And that's just the thing; people who try to apply the logic of Paul's statement to justify homosexual sex acts within an equivalent "marriage," are I think forgetting that what Paul says is already a concession to human weakness, and a concession based on the assumption that natural marriage is the bare minimum sort of morality, and that the open-to-life structure of the acts in such a marriage is not irrelevant morally. Applying this to homosexual sex acts in stable relationships seems to assume that the "burning" Paul primarily referred to was only fornication (or masturbation) and so this argument "begs the question" of itself by already implicitly containing the assumption that contraceptive acts (including same-sex) are not wrong (as long as they are institutionalized in something stable). But begging the question is a logical fallacy.
Paul did not say "You have a right to satisfy your lusts." This would be a huge misunderstanding of his statement. He said, to paraphrase and interpret, "It is better to be celibate, because this world is passing away. But it seems well nigh impossible for many, because sexual release is a need almost like going to the bathroom for them. Sure, it's not strictly necessary for the individual in the same way, but rather for the species as a whole, yet it's a reality that some people are just too weak to abstain entirely. Many people aren't called to total abstinence from all release, since humans are programmed with strong urges, and so if you're going to do it, you'd better at least do it within the bare-minimum moral context."
However, this is the point about "beggars can't be choosers." Paul did not say "you get to have a maximally sexually and emotionally satisfying partner in the same person, as long as you limit yourself to just one at a time." No, Paul's advice regards only a bare minimum sort of sexual release. And while this "outlet for concupiscence" notion of marriage may seem un-romantic to us today, let's remember that in the past (and indeed, in Church teaching outside the recent befuddlement of Theology of the Body) people were more down to earth, and sex was viewed in a much more functionalist way, the "expression of love" idea not having the (misguided) hegemony it does now.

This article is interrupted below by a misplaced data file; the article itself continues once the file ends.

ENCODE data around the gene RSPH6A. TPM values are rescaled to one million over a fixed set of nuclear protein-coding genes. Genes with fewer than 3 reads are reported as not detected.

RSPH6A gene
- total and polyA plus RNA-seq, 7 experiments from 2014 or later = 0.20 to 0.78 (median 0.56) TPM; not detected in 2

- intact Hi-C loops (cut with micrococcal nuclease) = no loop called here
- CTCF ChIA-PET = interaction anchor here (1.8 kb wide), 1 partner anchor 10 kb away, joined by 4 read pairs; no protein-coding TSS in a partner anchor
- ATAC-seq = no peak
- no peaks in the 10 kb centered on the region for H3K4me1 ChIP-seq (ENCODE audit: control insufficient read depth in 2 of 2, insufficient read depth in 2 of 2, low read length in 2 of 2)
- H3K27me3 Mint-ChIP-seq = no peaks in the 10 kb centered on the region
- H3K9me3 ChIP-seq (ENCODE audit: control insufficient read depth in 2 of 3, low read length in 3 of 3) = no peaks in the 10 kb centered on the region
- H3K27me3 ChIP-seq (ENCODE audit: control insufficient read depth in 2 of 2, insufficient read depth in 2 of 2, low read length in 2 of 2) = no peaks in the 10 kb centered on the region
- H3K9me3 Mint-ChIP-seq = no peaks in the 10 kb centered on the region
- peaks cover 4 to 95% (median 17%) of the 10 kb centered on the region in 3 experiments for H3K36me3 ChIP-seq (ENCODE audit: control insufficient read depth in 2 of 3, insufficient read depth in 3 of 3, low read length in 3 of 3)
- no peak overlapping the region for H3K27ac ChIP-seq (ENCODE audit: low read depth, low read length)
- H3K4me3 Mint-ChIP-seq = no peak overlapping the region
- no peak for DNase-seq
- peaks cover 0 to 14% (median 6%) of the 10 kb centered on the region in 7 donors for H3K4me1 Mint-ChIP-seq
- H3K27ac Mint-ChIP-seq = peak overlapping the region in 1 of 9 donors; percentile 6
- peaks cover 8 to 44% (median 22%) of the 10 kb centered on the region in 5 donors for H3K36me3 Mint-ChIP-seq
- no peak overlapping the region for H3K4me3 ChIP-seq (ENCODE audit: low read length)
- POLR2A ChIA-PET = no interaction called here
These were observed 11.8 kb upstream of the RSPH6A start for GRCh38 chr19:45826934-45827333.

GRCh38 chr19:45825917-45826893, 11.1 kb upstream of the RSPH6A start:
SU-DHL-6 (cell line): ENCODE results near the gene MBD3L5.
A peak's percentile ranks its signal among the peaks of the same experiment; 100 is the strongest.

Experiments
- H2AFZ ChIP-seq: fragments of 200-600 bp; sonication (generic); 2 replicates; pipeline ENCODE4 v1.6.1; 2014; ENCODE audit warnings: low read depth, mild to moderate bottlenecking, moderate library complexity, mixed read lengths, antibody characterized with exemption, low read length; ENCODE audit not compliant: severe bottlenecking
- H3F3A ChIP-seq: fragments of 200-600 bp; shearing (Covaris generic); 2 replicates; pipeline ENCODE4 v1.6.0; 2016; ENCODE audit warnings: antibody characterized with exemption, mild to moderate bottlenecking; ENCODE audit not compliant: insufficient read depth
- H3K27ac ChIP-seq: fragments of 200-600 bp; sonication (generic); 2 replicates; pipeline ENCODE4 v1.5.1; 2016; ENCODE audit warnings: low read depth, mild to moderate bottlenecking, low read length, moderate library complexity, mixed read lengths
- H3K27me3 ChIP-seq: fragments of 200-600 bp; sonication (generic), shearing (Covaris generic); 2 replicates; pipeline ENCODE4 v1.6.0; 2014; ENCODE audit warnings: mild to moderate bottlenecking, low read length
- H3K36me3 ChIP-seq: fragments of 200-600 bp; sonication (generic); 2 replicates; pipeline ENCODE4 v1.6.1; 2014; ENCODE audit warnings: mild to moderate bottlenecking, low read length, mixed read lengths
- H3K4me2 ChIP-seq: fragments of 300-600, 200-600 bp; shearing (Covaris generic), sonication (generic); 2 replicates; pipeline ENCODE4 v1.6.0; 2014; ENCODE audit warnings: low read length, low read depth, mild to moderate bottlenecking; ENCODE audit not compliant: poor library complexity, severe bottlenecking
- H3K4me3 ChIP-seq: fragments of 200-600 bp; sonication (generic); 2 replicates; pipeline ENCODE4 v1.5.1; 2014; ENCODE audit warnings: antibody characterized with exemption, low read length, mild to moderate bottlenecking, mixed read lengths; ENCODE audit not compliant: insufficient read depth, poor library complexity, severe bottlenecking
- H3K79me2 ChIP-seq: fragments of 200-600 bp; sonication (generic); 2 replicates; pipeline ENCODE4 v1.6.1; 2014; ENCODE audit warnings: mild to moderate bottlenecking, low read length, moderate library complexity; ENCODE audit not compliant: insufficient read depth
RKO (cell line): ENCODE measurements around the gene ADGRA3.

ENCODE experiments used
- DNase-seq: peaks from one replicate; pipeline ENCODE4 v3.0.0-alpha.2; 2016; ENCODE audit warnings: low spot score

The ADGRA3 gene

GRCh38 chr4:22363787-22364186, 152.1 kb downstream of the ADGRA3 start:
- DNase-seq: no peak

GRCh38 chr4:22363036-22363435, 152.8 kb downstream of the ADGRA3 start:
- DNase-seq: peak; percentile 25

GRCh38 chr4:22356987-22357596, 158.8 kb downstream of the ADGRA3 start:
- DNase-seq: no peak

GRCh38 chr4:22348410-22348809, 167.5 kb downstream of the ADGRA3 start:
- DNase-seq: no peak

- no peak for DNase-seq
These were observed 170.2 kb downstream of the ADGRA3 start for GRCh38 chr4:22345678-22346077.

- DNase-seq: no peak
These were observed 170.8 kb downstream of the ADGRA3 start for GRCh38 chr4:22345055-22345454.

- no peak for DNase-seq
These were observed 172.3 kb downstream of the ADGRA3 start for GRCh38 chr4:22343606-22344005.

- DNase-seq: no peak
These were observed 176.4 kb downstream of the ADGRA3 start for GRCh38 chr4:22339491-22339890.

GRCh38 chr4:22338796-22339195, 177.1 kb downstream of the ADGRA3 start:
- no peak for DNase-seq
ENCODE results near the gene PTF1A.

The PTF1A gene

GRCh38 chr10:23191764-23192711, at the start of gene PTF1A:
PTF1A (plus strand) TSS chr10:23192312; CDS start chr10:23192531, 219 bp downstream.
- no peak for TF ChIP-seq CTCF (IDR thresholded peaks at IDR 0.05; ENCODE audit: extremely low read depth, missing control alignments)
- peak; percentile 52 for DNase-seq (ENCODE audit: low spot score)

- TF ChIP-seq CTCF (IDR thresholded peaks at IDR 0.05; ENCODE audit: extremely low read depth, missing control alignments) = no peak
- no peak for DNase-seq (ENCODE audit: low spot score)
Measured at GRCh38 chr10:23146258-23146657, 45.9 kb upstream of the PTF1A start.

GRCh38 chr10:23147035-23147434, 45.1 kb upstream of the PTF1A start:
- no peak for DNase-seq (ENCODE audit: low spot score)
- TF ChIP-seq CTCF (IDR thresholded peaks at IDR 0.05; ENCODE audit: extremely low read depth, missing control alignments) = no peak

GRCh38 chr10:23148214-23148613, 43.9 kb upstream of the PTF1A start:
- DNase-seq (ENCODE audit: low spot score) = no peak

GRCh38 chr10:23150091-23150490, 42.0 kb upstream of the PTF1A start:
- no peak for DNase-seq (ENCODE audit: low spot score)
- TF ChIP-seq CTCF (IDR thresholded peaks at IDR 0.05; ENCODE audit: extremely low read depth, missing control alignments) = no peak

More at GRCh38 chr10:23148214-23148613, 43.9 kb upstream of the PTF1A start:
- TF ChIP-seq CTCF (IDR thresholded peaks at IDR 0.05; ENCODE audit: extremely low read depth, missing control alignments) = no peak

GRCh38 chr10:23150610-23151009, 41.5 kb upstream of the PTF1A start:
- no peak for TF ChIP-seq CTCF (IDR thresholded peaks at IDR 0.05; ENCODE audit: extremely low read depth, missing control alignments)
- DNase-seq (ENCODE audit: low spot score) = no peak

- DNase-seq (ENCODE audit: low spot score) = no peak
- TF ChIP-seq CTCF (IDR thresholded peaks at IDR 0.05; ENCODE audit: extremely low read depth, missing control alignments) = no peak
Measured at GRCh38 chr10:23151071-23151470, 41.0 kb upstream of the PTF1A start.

So, Paul's advice to someone tempted to fornicate or sleep around would be, "Well, then you'd better take a spouse so that you can get off in a moral context, and that will at least temporarily clear such desires from your mind" (and at the end of the day, an orgasm is an orgasm, and does have the effect of silencing carnal desire for a time no matter how it is achieved.) But this would likewise be his advice to people tempted to have sex with another man's wife, with children, with prostitutes, with themselves masturbating, or with members of the same sex. Paul would have viewed all such desires as disordered lusts, and his advice was certainly not that they should be indulged but, rather, if such temptations can't be sublimated completely, then they should be dispelled through natural release with a spouse (but he never said that release would be anything other than perfunctory on the subjective level.)
That notion requires buying into an essentialism whereby not just release, but some sort of full subjective satisfaction, is a "necessity" to people, or at least to those not called to celibacy. Which (when that logic is then applied to homosexuals) requires buying into the notion that some people are called by the mere fact of their desires to neither celibacy nor heterosexual marriage, which is simply foreign to the Christian tradition (and which assumption, in this argument, constitutes begging the question.) Rather, Paul's advice was "if you really can't keep it in your pants, if you really need release, then at least do it in a marriage. It might be perfunctory, it may not satisfy all your fantasies, but at least it will provide the release to quiet the flesh for a time." He never promised that marriage would be maximally sexually or emotionally satisfying; beggars can't be choosers, he was already offering it only as a bare-minimum-morality concession to human weakness, at least natural if not the perfection found in the evangelical counsels and their full ascetic ideal. His advice was never equivalent to "You have a right to satisfy all your specific desires, as long as you domesticate them and they don't hurt anyone, if you cannot sacrifice them completely."